Everyday vs. Every Day

The former is an adjective (a describing word) as in "His everyday jacket was starting to look shabby." You'd use the two words separately if you were talking about something which happens daily, such as "I use LinkedIn every day." A successful CEO recently emailed this sentence to me, but the last two words were smashed together incorrectly.

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“I tell people to imagine the sentence with only one person because that usually makes the pronoun choice clear,” says Mignon Fogarty, creator and host of the Grammar Girl podcast on the Quick and Dirty Tips network.

Updated: 5:41 PM EDT May 9, 2017. 6 grammar mistakes even smart people make . Are you guilty of these grammatical errors? Share. Shares.

Inappropriate Apostrophes

One of my favorite snack bars (I will not tattle on the brand) proudly proclaims on its label that it contains a certain amount of "MCT's and Omega-3's." The founder behind the company is ridiculously intelligent, yet neither he nor the smart people who work for his company realize that apostrophes in this sense are not correct. I get it--people use them to put some separation between an abbreviation or number and its plurality--but it's still wrong. Apostrophes should only be used in contractions to indicate a letter or letters are missing (such as "can't" or "I'll"). They also can indicate possession, such as "Charlie's car."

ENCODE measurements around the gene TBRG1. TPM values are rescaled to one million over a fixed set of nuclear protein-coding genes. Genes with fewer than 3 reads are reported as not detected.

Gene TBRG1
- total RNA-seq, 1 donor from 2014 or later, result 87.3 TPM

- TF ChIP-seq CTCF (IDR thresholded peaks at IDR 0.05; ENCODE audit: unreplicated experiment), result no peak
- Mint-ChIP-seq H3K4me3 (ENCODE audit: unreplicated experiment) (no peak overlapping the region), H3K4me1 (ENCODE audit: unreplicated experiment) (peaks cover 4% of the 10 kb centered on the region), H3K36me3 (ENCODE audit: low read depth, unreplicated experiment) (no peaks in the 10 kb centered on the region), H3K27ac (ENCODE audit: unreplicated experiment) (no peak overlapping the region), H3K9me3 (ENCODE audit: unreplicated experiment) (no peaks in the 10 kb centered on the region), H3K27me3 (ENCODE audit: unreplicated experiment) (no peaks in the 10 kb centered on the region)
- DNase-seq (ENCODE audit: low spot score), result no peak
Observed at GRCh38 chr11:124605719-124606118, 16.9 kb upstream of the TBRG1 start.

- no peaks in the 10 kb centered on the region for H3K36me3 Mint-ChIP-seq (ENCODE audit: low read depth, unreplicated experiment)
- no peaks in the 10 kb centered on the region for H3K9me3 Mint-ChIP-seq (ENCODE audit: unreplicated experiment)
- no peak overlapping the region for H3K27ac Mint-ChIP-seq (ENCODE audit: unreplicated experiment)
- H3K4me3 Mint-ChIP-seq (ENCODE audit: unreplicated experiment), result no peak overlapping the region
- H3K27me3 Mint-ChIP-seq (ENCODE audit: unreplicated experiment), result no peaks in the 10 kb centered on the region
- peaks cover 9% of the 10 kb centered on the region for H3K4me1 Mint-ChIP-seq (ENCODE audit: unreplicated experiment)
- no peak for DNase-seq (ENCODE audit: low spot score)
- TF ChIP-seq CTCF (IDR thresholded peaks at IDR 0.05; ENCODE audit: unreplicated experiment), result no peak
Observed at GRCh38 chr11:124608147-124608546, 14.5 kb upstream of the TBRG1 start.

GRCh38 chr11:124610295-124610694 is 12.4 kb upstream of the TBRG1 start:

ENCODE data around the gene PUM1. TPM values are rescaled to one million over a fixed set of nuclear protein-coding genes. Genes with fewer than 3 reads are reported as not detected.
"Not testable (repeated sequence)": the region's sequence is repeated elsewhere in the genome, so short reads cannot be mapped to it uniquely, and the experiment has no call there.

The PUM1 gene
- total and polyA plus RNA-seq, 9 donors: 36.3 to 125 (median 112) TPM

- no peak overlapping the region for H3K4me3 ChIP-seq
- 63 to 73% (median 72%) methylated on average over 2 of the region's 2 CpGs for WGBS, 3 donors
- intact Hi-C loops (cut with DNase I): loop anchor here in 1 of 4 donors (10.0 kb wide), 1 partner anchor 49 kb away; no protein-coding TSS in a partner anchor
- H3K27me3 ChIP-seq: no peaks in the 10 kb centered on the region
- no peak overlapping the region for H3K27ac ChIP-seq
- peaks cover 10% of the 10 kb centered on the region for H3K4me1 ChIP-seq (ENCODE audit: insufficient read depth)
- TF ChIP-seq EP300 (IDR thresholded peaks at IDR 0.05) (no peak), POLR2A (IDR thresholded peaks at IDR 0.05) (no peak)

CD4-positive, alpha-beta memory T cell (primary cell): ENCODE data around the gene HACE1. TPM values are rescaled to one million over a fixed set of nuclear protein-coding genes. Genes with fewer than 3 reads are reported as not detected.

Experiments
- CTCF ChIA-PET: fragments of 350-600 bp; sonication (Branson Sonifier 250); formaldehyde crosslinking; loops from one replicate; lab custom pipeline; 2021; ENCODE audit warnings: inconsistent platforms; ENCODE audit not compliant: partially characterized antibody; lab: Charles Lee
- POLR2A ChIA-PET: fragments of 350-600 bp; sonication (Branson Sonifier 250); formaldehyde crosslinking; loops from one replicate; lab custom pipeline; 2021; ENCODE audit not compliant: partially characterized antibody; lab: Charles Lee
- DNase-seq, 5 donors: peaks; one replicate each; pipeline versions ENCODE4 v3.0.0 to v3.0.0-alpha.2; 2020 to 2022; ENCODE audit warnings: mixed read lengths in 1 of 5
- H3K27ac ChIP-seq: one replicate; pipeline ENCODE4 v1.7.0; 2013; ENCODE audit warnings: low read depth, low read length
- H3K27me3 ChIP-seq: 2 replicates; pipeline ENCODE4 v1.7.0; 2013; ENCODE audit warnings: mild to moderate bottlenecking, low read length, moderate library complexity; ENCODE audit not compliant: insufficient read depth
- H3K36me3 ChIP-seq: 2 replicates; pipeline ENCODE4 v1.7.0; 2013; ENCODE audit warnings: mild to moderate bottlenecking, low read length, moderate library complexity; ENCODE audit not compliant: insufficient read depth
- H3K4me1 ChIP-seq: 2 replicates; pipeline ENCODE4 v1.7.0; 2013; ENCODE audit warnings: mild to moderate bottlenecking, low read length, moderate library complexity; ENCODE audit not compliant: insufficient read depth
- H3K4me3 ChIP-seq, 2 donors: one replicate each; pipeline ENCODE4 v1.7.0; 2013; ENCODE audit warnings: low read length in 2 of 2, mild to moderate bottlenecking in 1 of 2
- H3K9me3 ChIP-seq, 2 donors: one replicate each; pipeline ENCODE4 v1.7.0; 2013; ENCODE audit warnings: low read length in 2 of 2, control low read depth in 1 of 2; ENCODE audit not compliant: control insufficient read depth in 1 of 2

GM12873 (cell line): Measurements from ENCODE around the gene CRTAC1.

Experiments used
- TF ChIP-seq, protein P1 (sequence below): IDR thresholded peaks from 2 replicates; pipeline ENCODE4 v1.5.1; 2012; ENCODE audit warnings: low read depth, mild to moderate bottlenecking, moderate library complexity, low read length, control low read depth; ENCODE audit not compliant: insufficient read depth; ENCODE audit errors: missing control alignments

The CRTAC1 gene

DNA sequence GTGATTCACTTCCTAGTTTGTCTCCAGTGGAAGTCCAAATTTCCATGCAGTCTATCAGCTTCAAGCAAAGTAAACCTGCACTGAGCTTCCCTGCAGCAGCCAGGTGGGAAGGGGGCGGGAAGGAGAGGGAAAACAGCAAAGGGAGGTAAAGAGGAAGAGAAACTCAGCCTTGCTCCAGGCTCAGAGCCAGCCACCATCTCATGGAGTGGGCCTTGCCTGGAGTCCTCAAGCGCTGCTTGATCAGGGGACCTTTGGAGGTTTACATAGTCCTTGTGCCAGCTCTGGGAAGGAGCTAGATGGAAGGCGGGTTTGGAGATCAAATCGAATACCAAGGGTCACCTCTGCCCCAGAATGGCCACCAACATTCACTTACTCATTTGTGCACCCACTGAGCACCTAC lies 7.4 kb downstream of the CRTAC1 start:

Semicolons

I hate these things. Show me a sentence made better by a semicolon and I will argue the writer could have tried harder, used different wording or is merely trying to appear intelligent by using one. This columnist from The Los Angeles Times shares a similar view.

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But even the most educated people often unknowingly make common writing and speaking flubs. Check out this long list of ubiquitous grammar mistakes . Guarantee: You'll either learn something new or find a few of your biggest pet peeves here.

Grammar is one such part of the English language that needs to be used correctly. But, as the luck would have it, some smart people tend to make mistakes . Though ignorantly done; but, such grammatical mistakes are meant to change the meaning of the idiom or phrase.

Exclamations

The back label of my favorite snack bar (making this list twice, unfortunately) features a paragraph in which the founder explains why they are so amazing. He uses two exclamation points within the span of six sentences. This is not cool. In fact, writer Elmore Leonard believed a person should never use more than two or three exclamation points per 100,000 words. And never use more than one at a time. One will suffice if you reserve an exclamation point for times of genuine excitement.

Irregardless

A guy on Twitter recently took issue with the fact that I included this one in a list of 43 common grammar mistakes. He shared a video that makes the case that "irregardless" actually is a word. While I'm firmly in the camp that will use only "regardless"--whether I'm trying to shut down a conversation or not--I can't deny this is good stuff.